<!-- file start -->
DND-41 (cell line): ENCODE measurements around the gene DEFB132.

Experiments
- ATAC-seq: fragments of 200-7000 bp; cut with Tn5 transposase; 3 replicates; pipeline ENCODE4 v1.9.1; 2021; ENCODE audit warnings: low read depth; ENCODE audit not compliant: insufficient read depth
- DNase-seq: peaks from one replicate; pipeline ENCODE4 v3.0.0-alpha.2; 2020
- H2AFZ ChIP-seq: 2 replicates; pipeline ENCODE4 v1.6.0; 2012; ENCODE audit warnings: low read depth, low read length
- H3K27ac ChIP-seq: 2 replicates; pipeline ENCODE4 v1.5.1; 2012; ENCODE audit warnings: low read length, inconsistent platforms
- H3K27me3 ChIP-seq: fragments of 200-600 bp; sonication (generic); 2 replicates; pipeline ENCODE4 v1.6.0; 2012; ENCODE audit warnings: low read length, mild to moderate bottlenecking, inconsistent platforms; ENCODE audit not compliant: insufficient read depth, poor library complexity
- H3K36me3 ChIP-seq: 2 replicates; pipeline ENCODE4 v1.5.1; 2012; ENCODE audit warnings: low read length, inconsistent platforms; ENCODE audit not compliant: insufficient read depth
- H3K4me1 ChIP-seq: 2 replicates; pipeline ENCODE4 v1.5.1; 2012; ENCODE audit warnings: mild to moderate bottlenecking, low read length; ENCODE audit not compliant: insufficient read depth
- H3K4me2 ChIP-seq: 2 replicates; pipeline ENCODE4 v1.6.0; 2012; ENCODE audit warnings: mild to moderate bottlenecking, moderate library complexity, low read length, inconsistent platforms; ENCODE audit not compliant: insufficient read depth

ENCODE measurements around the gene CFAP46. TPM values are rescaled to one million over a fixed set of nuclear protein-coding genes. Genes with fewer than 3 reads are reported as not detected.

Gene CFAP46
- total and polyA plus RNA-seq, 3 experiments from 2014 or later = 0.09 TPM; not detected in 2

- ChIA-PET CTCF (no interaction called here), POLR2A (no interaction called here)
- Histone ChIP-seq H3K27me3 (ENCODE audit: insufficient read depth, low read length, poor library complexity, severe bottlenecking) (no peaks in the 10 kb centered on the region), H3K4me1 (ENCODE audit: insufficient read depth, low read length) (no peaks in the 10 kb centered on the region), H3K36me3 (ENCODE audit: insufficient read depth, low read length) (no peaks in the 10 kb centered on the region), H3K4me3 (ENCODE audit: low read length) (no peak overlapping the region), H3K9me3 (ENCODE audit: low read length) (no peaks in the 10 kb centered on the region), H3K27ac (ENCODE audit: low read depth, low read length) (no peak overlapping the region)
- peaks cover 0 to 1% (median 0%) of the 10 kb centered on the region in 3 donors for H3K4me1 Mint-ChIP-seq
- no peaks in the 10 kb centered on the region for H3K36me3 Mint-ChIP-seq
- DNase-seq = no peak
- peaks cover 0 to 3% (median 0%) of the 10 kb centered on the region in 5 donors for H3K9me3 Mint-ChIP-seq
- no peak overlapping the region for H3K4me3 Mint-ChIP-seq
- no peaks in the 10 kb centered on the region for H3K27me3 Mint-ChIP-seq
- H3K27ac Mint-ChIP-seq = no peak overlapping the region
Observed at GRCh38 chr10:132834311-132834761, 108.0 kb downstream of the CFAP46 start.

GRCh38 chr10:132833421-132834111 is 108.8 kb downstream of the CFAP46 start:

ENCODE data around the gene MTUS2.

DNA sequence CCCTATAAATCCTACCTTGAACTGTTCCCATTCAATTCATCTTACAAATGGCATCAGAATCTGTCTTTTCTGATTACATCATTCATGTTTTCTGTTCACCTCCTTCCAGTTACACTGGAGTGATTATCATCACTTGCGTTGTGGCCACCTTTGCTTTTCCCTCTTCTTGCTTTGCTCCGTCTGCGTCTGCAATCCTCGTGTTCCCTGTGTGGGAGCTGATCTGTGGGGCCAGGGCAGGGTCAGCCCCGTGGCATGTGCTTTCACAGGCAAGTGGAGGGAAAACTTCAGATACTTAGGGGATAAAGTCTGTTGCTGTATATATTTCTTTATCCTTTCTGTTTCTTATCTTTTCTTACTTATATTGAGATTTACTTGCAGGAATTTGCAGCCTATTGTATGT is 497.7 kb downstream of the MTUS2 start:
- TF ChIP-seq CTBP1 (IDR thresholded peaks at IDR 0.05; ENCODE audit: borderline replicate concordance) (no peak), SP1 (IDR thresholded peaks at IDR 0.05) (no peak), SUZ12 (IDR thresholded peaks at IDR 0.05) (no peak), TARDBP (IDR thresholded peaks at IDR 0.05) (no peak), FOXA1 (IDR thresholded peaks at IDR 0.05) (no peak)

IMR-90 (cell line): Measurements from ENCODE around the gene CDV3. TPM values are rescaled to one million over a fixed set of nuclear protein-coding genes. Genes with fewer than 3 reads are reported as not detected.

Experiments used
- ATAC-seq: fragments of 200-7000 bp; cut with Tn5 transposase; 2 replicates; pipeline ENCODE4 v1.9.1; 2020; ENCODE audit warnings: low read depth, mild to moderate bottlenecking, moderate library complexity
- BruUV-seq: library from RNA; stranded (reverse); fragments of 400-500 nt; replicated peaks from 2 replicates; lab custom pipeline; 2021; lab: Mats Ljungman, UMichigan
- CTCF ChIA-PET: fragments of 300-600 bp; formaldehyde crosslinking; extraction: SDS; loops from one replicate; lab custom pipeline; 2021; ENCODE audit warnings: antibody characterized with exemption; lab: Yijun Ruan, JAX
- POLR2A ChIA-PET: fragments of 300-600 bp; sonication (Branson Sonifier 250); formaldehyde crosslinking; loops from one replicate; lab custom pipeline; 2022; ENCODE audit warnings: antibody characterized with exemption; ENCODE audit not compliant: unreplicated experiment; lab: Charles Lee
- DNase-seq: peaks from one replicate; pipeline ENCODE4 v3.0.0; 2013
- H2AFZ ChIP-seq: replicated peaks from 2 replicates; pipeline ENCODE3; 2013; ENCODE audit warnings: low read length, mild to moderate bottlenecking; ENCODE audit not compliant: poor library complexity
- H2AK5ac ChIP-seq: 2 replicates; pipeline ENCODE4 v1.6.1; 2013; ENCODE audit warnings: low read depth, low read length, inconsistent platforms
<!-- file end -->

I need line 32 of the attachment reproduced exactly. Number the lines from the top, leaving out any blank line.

- CTCF ChIA-PET: fragments of 300-600 bp; formaldehyde crosslinking; extraction: SDS; loops from one replicate; lab custom pipeline; 2021; ENCODE audit warnings: antibody characterized with exemption; lab: Yijun Ruan, JAX